It is no secret that the UK is a nation that loves a tipple or two, but it’s safe to say that one of the biggest drawbacks of drinking alcohol is the hangover you experience the following day. Yet, did you know that some people get so hungover they feel anxious? It’s a phenomenon called ‘hangxiety’.
Millie Gooch, 32, decided to quit drinking six years ago after getting constant ‘hangxiety’ following a session of drinking.
"I crafted my whole persona around being a party girl. Drinking became the only thing I’d look forward to - now I’m much happier," Gooch, from Kent, says.
"It was so hard to untangle the cycle - drinking made me anxious, and I’d cope with it by drinking more."
Gooch adds that she began to drink heavily after starting university, where she became a "regular binge drinker" in the space of a week.
In 2011, Millie graduated but she says her problems with alcohol became worse when she got a job in the media industry. She found it hard to say no to constant pub trips and networking events with complimentary champagne.
Millie says she soon found herself in a continuous cycle of anxiety, depression and drinking to self-medicate.
She adds that she began to wake up feeling "filled with shame" after a big night night, and that her ‘hangxiety’ levels would take hold for ‘weeks’.
"Shame can be quite a big trigger for drinking," Gooch, who now runs Sober Girl Society full-time, says. "I’d go out and wake up in other people’s homes, not remembering how I got there. The day after a night of drinking, I’d wake up and feel really low. It was a two-fold effect - obviously, the alcohol itself taking hold, but I’d have real blackouts.
"I’d get so paranoid - what did I say? What did I do? Is everyone really p*ssed off with me? Hangovers were lasting longer and longer - and by the time I’d start to feel better, it was suddenly Friday, and time to go out again."
Gooch says a ‘sense of clarity’ is what caused her to quit the booze in 2018.
"I didn’t want to use drink to cope with social anxiety - I was sick of going on dates and not being able to remember what happened the night before," she says. "It was miserable, and I was struggling."
Five years on Gooch says she feels a lot calmer since she stopped drinking.
"I’m able to manage my mental health a lot better," she adds. "I’m much more stable - I no longer create all my own problems and disasters. I’m much happier."
What is ‘hangxiety’?
"Hangxiety is a complex emotional state that results from several interconnected factors. Alcohol is a depressant that affects neurotransmitters in the brain, which has calming effects. Excessive alcohol intake can disrupt this balance, leading to anxiety," psychotherapist Ella McCrystal explains.
Hangxiety affects around one in 10 people as a 2019 study found that 12% of people experience anxiety brought on by a drinking session.
Chloe Brotheridge hypnotherapist and coach at Calmer You says that some people may be more prone to it than others, especially if you already suffer from anxiety.
"According to the Mental Health Foundation in 2022/23, an average of 37.1% of women and 29.9% of men reported high levels of anxiety," Brotheridge adds.
Along with messing with your brain’s balance, your body also experiences increased cortisol levels - the stress hormone - in the day after drinking alcohol.
"You might worry about what you said or did while under the influence, or be concerned with how much money you spent. Maybe you drunkenly texted your ex, or had an argument with a friend. If you had a late night, sleep deprivation can also put you into fight or flight mode, making you feel anxious," Brotheridge says.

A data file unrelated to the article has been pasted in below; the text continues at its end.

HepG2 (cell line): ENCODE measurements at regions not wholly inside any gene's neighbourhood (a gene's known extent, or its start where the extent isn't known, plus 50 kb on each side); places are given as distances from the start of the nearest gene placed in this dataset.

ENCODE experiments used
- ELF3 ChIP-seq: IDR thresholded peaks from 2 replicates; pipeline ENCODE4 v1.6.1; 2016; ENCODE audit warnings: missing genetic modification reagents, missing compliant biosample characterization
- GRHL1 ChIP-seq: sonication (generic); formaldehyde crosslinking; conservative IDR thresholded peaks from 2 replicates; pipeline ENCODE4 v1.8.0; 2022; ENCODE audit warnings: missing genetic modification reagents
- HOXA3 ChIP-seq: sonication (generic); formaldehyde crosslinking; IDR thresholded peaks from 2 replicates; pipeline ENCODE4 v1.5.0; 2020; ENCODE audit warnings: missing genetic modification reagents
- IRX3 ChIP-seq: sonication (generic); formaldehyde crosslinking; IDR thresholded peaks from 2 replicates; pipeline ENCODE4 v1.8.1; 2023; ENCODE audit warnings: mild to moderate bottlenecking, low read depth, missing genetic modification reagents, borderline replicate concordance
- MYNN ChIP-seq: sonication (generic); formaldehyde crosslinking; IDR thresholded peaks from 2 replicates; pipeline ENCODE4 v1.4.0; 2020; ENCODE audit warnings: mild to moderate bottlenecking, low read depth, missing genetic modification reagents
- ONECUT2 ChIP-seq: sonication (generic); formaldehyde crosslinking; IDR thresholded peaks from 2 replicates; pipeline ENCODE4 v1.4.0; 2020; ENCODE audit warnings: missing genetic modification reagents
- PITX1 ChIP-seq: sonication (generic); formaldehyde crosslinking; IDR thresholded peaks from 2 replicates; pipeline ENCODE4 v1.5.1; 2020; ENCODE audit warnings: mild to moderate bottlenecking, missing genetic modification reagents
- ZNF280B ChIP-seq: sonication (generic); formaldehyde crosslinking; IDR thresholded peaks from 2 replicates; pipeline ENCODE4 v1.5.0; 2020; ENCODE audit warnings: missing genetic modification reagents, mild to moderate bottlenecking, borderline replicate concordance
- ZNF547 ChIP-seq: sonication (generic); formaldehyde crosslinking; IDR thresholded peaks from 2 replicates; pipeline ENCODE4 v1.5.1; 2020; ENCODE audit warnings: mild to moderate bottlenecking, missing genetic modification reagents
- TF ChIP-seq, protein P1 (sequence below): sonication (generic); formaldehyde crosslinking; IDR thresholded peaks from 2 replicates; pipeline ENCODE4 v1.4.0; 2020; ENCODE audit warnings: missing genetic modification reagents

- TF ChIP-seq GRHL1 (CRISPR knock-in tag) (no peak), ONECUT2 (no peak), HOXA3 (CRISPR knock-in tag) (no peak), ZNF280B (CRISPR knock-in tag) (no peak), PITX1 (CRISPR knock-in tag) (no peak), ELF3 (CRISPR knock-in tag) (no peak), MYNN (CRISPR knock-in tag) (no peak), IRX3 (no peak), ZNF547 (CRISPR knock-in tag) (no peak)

McCrystal adds that other hangover symptoms such as dehydration, disrupted sleep, headaches, and nausea can further lead to and intensify feelings of anxiety.
"Hangxiety is relatively common, especially among individuals who engage in binge drinking or heavy alcohol consumption," she says.
"It can vary in intensity from person to person and can also depend on individual factors such as genetics, tolerance to alcohol, and mental health."
How to cope with ‘hangxiety’
While the obvious solution is cutting out alcohol consumption completely, this might not work for everyone, and McCrystal says that addressing hangxiety is a ‘multifaceted approach’.
"Reducing alcohol consumption or practising moderation can help prevent hangovers," she explains. "Staying hydrated and taking care of your physical well-being can also alleviate some of the physical symptoms associated with hangovers."
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Brotheridge agrees that hydration is key to preventing hangover induced anxiety.
"Water is your best friend the day after," she says. "Alternating drinks of water with alcoholic drinks while you're out can also help. You might consider some gentle exercise the day after to boost those endorphins. If you know you're going to be drinking at the weekend, aim to arrange any important meetings or deadlines for later on in the week, so that your schedule on Monday isn't looming over you and giving you the 'Sunday scaries’."
McCrystal adds that, ultimately, if you suffer from hangxiety then the best way to deal with it is one that works best for you.
"Some individuals may choose abstinence if they find that alcohol exacerbates their anxiety or negatively impacts their life, while others may work on harm reduction strategies," she explains.
"It's essential to consider one's relationship with alcohol, overall mental health, and seek professional guidance when necessary."
Additional reporting by SWNS
More information on sobriety
Health: Why going sober could be the key to fitness success (Herald Scotland, 3-min read)
Tamzin Outhwaite credits health to being 'sober curious' - but what does it mean? (Yahoo Life UK, 4-min read)
How much does drinking booze cost you? Use this Sober October calculator (Bradford Telegraph and Angus, 3-min read)